Oo Lay Ho Mnia Knia

Oo Looi Bay Hiow Siew

Cha Bor Luan Chu Tui

Tatajit Lim Chiu Chui

Ch’arm Ah Kow Ah Niau

Keh Lor Luan Chu Siau

Tuay Lang Puak Tua Kiau

Keh Hoay Su Liau Liau

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(Version in English)

Some wealthy children

Fritter away their money

Womanizing

Getting drunk everyday

Mixing with bad hats

Painting the town red with their pranks

Imitating others by placing high stakes on the gambling table

And finally squanders off everything he has.

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About this Rhyme/Saying:~

This Hokkien Rhyme/Saying speaks about the habits of some very rich kids who were endowed with so much wealth yet do not know how to be prudent till one day all their wealth/ inheritance got squandered off by their own carelessness. Especially on the gambling table.

The author/owner has compiled for record, a collection of early Hokkien sayings, proverbs, rhymes and ditties to capture the essence and spirit of his hoi polloi, a community originating from the southern province of Fujian, China where individuals climbed aboard bum boats, crossing the South China Sea to settle in faraway lands to escape the brewing civil unrest and a way out from hardship carrying along with them in their journey, nothing except their trademark ponytails and their beliefs, very much rooted in Confucianism. These proverbs and sayings has always been a guide and lesson to the many who has never been to school so as to help them steer well in the river of  life and in a way, it seeks to retell their lifestyle way back then so that the younger generation can gain an insight and foothold to their origin..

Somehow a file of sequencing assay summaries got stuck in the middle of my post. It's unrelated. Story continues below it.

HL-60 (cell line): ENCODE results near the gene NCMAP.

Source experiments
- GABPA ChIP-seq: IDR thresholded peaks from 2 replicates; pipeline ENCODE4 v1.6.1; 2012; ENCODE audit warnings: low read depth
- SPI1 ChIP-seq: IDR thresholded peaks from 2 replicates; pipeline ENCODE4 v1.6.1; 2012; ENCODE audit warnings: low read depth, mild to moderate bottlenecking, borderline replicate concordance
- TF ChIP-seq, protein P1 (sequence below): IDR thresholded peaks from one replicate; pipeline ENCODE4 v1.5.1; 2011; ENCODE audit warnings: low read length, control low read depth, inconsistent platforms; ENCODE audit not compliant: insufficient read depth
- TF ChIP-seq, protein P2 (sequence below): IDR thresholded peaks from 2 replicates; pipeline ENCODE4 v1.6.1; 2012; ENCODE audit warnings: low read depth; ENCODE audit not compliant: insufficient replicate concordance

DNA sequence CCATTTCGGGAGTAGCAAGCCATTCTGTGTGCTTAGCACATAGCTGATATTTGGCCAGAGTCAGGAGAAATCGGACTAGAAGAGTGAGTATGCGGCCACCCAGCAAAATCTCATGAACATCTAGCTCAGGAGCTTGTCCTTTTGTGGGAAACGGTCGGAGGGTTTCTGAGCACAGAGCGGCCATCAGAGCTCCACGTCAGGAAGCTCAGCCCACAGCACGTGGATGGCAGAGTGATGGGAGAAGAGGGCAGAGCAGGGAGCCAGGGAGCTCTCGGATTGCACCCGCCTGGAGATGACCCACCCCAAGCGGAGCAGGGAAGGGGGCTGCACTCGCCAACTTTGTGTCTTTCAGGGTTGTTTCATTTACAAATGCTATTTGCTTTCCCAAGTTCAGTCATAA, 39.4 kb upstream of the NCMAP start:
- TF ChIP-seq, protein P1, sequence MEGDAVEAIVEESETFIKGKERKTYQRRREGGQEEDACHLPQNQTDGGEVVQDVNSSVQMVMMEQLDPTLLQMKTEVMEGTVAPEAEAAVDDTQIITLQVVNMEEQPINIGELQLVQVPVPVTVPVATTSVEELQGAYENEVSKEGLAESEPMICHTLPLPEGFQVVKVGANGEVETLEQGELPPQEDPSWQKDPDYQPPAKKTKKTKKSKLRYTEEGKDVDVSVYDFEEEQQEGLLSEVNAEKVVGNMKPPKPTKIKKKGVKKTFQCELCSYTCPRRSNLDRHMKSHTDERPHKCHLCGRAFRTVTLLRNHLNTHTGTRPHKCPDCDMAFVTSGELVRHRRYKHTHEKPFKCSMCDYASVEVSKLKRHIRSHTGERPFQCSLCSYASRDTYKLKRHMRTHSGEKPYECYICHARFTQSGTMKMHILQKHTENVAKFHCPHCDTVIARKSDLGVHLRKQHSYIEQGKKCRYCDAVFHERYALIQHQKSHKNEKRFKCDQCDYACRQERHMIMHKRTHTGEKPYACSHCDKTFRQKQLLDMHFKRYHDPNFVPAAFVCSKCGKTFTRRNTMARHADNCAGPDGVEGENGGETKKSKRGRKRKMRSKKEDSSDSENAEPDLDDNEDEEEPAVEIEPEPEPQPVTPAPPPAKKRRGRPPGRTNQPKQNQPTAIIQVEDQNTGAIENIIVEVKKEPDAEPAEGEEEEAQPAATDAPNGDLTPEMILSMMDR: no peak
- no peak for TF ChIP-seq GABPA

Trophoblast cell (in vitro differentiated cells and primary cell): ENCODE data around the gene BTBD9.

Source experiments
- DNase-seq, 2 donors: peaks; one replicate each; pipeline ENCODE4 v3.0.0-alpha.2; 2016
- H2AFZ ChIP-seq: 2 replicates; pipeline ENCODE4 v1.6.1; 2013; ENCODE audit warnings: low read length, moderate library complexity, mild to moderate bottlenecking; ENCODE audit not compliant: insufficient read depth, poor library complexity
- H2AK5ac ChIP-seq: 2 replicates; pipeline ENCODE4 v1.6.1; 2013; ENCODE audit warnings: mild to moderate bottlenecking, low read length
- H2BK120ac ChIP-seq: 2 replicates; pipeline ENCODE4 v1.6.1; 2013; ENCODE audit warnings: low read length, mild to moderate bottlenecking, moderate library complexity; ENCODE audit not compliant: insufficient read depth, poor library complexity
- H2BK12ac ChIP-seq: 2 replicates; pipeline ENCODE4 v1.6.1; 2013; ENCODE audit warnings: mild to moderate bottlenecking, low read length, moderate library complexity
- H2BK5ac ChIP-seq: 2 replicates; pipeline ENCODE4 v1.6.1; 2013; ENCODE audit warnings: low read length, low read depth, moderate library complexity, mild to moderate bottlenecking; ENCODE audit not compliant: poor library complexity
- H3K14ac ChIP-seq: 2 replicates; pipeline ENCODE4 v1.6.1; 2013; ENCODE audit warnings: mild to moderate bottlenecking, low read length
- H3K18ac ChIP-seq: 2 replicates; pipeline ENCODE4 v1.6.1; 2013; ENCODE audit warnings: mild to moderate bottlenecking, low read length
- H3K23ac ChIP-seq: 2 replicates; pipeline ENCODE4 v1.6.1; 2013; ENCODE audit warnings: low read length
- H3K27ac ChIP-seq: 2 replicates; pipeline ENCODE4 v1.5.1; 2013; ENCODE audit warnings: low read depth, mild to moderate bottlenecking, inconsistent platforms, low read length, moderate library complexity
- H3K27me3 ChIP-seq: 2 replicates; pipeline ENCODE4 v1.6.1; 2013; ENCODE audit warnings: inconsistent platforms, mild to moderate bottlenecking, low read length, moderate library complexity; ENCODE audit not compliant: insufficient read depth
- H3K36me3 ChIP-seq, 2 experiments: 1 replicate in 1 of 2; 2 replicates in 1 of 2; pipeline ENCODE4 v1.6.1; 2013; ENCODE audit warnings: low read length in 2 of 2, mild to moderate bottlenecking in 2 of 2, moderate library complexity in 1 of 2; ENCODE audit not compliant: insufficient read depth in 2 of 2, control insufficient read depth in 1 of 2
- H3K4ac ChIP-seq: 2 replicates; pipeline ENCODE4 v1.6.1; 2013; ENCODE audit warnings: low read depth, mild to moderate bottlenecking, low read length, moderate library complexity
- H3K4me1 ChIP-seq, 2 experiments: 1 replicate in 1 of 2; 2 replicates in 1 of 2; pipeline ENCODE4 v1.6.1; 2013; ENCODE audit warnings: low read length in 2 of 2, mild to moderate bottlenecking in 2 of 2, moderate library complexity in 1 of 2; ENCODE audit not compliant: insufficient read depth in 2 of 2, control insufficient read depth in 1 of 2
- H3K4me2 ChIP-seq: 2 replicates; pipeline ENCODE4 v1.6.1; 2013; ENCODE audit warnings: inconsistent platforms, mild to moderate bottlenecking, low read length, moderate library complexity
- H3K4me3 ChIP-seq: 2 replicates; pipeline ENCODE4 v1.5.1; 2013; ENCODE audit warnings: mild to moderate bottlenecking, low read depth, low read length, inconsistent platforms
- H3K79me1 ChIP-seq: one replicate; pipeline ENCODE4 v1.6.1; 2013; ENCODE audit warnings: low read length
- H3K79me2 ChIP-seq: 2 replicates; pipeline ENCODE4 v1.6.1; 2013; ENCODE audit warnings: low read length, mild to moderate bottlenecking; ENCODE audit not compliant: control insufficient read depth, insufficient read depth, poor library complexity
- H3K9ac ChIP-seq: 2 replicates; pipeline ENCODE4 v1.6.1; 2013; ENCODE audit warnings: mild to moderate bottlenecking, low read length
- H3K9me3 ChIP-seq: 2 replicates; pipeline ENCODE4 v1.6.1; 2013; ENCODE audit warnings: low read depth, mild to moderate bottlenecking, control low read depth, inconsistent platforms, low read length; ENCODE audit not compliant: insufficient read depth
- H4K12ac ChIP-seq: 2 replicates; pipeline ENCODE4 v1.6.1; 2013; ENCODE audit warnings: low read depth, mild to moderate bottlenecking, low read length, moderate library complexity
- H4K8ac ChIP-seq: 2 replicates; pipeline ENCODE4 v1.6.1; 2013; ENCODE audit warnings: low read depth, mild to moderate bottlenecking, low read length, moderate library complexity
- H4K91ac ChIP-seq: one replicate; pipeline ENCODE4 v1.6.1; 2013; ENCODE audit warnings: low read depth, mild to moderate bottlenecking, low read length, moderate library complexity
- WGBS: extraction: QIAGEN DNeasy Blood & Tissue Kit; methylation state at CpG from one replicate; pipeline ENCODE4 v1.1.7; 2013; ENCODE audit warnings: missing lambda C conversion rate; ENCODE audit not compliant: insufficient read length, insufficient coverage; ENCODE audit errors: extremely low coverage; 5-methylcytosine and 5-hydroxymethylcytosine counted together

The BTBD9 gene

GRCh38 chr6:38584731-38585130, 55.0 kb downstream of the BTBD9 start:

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Chiak Ka Lau Oak Ka Lau

(Version in Hokkien)

Chiak Ka Lau, Oak Ka Lau

Chiak Ka Si, Oak Ka Si

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(Version in English)

To be able to eat till one’s old age is to learn till one is old in age

To be able to eat till one dies is to learn till one dies.

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About this Rhyme/Proverb/Saying:~